Craig Shimasaki Ph.D. President and CEO Moleculera Labs and BioSource Consulting
Follow This Expert’s Advice on How to Build a Successful Company
It is impossible to build a successful biotechnology company without the help from a myriad of individuals and external partners. Seasoned entrepreneurs know that success is not solely determined by what they accomplish themselves, rather it is what they achieve with, and through, the assistance of others. Successful biotechnology companies are built by growing teams of diverse, highly skilled individuals, and alliances with selected and experienced partners. Here are some things I learned over the past 30 years as a serial entrepreneur and co-founder of three biotech companies.
Virtual Is Vital
At the outset, most biotech start-ups should operate as “virtual” until they reach critical mass and acquire enough intrinsic value that appeals to shareholders. Virtual means you strategically leverage selected partners’ capabilities, and do not own all the resources, or perform all the activities required to develop your technology and operate your business. Even large corporations outsource some functions so they can focus on their core strengths. Money is critical and you need to ensure that the little you have is predominantly directed toward developing your product, or toward advancing the technology that your product is based upon. Being virtual allows you to extend your time horizons to reach additional value-enhancing milestones and raise additional capital.
HR Challenge Number One: Recruit the Best Team Members and Do Not Fear Diversity
Early hires are critical to establishing a solid foundation for your company, and their skills ensure you can achieve the desired product development progress. Therefore, recruit and hire outstanding and dependable individuals in all functional areas your company professes expertise. Utilize the typical ways to find team members, such as job postings and ads, and communicate with your contacts about open positions. However, the best people are not usually looking for a new position, rather they are found and persuaded to join a venture. Therefore, you should selectively utilize recruiters to identify key hires. You improve your chances of selecting the best hires by developing an interview process that examines three important aspects of fit: relevant experience, ability to execute, and shared core values. Once you identify the best fit individuals, have a well-thought-out strategy for positioning them at an appropriate level within the organization. Do not set people up for failure if they should have been hired as a technical advisor or scientific consultant because their technical skills were great but their leadership skills were not. Also, as the company grows, do not dodge personnel problems. Personnel issues can destroy team motivation and limit a company’s ability to make timely development progress. Each team member will either be an asset or detriment to progress. You must identify the best talent and continually help them learn to become better managers and leaders.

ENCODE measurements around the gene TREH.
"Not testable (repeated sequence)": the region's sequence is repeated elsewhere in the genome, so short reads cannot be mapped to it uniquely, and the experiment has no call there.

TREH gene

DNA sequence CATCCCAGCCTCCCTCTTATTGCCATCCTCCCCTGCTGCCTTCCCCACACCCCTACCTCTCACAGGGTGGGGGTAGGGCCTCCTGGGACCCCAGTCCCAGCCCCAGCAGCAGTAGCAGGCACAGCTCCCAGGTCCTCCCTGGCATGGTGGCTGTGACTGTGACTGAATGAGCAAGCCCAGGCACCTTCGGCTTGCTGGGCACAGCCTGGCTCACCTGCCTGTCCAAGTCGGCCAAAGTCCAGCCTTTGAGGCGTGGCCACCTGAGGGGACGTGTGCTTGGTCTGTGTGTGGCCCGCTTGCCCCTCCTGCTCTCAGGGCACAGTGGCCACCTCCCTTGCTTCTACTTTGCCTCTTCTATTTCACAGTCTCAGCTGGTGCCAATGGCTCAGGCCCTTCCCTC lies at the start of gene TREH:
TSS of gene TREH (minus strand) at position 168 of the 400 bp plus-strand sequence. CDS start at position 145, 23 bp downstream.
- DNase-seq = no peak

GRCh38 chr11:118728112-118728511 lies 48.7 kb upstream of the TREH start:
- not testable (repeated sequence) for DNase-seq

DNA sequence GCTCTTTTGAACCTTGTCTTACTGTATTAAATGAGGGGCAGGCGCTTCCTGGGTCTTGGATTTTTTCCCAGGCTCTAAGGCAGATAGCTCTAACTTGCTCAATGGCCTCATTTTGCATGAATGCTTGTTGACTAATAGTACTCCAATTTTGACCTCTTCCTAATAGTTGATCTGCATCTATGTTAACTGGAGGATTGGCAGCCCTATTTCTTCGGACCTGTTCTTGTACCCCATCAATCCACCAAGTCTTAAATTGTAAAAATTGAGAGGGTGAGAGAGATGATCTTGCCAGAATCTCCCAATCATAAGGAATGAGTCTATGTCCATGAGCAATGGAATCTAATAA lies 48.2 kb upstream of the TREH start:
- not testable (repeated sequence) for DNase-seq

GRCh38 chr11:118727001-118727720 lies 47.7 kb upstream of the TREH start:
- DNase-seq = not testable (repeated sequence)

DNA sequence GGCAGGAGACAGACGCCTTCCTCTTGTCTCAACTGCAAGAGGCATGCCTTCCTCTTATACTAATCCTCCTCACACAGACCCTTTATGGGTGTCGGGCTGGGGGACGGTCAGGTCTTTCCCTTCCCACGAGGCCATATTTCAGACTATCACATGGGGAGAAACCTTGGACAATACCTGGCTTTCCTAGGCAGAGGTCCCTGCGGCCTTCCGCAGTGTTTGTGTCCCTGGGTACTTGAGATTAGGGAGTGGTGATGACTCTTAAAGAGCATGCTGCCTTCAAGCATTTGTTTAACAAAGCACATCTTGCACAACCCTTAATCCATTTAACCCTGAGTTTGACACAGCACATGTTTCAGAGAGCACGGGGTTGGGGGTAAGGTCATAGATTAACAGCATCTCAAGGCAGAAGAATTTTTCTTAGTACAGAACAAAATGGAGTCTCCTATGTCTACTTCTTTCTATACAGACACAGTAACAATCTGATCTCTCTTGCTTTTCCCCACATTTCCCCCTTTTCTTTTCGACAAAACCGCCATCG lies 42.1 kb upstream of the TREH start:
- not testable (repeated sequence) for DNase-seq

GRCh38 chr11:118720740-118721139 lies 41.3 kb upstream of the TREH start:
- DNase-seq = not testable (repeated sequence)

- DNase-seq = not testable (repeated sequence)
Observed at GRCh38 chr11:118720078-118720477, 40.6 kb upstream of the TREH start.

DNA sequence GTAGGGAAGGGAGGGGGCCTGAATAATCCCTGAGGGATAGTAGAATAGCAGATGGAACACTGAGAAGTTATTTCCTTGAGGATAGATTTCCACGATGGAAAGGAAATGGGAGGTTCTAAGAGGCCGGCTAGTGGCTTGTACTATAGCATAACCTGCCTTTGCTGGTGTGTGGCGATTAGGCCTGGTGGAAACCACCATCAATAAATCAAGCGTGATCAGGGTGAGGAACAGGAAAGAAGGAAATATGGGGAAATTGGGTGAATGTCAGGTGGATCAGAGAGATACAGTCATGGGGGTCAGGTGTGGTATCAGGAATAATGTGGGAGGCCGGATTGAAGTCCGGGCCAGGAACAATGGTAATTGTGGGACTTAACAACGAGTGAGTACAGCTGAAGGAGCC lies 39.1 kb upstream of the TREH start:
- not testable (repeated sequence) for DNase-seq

HR Challenge Number Two: Offer Highly Competitive Benefits, Salary, and Incentives